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Religion, Relationship and Reality

 

You probably know the scene. It’s a youth event at a school hall or campsite, and the main speaker is up front, microphone in hand, trying to get a feel for the crowd. Maybe they begin their talk with a fun activity or illustration – something to break the ice. Maybe they tell a funny story or speak about a TV show or their dog or their kid. Maybe they have a couple of jokes ready, or maybe it’s a bit of a controversial comment designed to shock the listeners. Maybe it’s an inside reference to youth culture that makes everyone turn to the friend next to them and repeat the joke. But it’s important how they start, because they need the group to stay with them.

When they begin to try to explain theological concepts, it gets a little trickier. By this point, some teens are lying in each other’s laps, some are looking around, some are laughing at the wrong times, some are holding their phones. Are they on Bible apps, reading along? Are they on Instagram? Hang on – is that girl even awake? At this point, the desire to tell these kids something they’re going to like is almost overwhelming. The person speaking can’t – or at least, shouldn’t – just keep it light and fluffy, because this stuff is about eternal matters, but there’s an urgent need to explain Bible concepts in a way that is simple and unthreatening. Every understanding of doctrine, every idea about public speaking and every strategy about reaching the teenage mind is busy being tested, and I know because I’ve been in that situation many times. That testing, however, is the reason many speakers fall back on concepts and phrases that are actually not entirely biblical, but have been repeated enough that they just sound right. I want to zero in on one of them:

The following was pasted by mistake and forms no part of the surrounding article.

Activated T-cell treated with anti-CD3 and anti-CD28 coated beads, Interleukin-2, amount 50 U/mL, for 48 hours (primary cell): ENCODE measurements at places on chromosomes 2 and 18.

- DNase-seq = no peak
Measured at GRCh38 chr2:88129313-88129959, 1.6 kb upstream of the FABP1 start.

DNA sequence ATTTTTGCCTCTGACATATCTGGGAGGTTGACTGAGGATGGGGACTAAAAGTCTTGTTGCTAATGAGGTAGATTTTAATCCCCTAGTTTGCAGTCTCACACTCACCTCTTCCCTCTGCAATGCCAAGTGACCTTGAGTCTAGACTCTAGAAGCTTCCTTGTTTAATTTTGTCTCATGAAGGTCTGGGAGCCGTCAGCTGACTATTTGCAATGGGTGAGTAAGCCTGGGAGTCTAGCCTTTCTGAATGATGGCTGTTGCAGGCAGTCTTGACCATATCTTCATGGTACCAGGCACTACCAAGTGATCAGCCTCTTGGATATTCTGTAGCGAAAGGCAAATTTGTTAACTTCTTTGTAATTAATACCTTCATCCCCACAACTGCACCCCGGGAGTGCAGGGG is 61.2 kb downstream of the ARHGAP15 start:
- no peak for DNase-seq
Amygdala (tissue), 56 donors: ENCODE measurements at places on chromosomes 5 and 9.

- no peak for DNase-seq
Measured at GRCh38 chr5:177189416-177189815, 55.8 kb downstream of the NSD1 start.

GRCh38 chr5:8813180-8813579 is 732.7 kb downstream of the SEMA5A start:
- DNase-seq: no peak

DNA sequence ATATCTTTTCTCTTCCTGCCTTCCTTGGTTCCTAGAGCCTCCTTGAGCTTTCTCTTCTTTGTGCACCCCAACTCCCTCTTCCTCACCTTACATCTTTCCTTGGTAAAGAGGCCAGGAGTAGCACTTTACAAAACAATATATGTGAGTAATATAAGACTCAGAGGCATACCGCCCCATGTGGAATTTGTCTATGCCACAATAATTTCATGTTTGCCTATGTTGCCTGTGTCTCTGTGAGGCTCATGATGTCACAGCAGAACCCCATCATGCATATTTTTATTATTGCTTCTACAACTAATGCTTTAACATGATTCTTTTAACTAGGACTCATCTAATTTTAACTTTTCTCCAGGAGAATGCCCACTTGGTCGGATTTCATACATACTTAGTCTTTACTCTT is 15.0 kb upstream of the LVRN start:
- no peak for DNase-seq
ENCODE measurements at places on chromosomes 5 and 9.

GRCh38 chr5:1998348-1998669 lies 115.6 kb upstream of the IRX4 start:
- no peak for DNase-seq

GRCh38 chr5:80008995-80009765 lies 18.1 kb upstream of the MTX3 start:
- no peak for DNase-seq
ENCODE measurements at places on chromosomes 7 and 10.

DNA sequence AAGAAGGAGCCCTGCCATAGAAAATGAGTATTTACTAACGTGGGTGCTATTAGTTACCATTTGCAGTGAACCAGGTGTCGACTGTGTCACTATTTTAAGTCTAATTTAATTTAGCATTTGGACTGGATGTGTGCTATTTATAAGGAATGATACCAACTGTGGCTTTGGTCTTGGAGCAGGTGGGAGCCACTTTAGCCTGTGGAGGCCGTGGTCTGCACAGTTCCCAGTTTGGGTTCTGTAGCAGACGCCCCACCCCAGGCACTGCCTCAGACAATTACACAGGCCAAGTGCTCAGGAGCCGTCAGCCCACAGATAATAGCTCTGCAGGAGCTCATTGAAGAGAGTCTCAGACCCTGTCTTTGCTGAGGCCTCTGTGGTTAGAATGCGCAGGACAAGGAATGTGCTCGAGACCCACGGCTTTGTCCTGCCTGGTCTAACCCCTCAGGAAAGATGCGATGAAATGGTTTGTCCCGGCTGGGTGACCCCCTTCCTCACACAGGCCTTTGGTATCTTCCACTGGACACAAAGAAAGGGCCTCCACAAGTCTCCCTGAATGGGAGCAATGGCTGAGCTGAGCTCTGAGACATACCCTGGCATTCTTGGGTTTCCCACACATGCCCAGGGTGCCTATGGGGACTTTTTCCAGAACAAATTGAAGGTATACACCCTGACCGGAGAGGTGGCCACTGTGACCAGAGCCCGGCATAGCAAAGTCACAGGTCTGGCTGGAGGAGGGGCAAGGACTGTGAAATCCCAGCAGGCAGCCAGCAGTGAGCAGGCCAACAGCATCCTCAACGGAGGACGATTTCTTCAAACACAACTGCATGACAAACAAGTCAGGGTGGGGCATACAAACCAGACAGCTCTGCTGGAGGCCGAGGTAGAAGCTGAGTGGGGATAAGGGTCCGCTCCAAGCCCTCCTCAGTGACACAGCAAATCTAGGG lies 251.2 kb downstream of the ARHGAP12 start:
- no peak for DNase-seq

“It’s not about religion, it’s about relationship.”

You’ve heard it before. Maybe you’ve said it to someone in an attempt to explain this incredible gospel message. It’s a great phrase – short, punchy, alliterative, easy to remember – and it seems to cut to the heart of Christianity. But I believe it’s actually inaccurate and possibly unhelpful, particularly with the younger generation who are being told it over and over. To be clear, when I hear that phrase I do not question the speaker’s love of God or their sincere faith, and I know exactly what they are trying to say. But what if we’re actually doing a disservice to the gospel by implying a choice between those two options, as if they cannot possibly exist together?

It’s obvious what is meant by it: The gospel is not lived out through dead religious observance or by the traditions of man, but rather through a living, active, day-by-day connection with God through repentance and faith. That’s absolutely true. But words matter, and when we begin to use the word ‘religion’ as though it’s a dirty word, we start to create a negative association with a concept that God Himself might not be so negative about.

James, the half-brother of Jesus and leader of the church in Jerusalem, used the word in James 1:27, when he said, “Religion that God our Father accepts as pure and faultless is this: to look after orphans and widows in their distress and to keep oneself from being polluted by the world.” I’m no scholar in ancient languages, but there seems to be a general consensus among the reliable translations that that was the word he used. James didn’t seem to feel that the word presented a problem, but I have a feeling that if I stood up in front of a group of young people and said, “Guys, this is the type of religion that God is looking for,” most of them would immediately think I was going down a legalistic road that abandoned grace. Why?

More than the exact word, it’s the concept we’ve attached to it.

Religion is rules, regulations, boundaries, fear, respect, conformity.

Relationship is love, grace, connection, emotion, heart response.